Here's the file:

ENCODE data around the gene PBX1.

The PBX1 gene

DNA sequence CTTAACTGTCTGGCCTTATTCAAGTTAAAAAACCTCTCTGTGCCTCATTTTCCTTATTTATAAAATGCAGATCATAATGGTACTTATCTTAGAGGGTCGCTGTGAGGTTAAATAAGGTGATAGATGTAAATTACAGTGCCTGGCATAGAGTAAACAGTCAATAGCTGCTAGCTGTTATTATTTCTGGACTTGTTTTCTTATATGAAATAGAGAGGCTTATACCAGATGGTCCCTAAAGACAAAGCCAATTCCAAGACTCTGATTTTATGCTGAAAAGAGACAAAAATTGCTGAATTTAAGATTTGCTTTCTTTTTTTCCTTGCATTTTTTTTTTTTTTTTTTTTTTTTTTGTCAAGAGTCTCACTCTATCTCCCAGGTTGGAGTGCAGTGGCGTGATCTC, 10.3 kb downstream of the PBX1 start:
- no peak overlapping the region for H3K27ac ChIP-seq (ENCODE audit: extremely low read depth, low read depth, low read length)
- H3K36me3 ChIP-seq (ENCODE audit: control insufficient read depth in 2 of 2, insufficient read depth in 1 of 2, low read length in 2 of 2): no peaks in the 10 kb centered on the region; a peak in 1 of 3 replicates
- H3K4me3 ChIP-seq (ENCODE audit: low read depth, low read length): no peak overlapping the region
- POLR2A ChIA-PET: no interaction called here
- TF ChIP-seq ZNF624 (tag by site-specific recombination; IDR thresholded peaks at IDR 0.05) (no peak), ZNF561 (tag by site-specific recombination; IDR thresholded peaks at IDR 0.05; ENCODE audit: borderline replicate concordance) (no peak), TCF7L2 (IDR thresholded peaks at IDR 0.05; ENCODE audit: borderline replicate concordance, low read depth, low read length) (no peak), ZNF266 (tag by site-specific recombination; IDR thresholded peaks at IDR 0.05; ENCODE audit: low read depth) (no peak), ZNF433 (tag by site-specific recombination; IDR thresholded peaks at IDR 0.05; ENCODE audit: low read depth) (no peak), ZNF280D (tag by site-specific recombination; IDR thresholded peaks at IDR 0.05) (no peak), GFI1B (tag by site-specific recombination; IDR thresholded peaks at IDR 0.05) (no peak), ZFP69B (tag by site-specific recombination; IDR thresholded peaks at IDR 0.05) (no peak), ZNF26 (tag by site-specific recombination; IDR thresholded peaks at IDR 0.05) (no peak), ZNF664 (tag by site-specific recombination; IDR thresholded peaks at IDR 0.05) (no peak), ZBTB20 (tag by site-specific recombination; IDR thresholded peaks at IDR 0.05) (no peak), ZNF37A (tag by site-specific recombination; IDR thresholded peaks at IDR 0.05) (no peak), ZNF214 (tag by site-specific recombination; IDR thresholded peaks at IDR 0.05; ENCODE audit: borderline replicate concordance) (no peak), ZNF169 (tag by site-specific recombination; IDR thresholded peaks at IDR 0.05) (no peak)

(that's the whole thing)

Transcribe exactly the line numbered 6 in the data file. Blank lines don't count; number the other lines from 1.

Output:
- H3K4me3 ChIP-seq (ENCODE audit: low read depth, low read length): no peak overlapping the region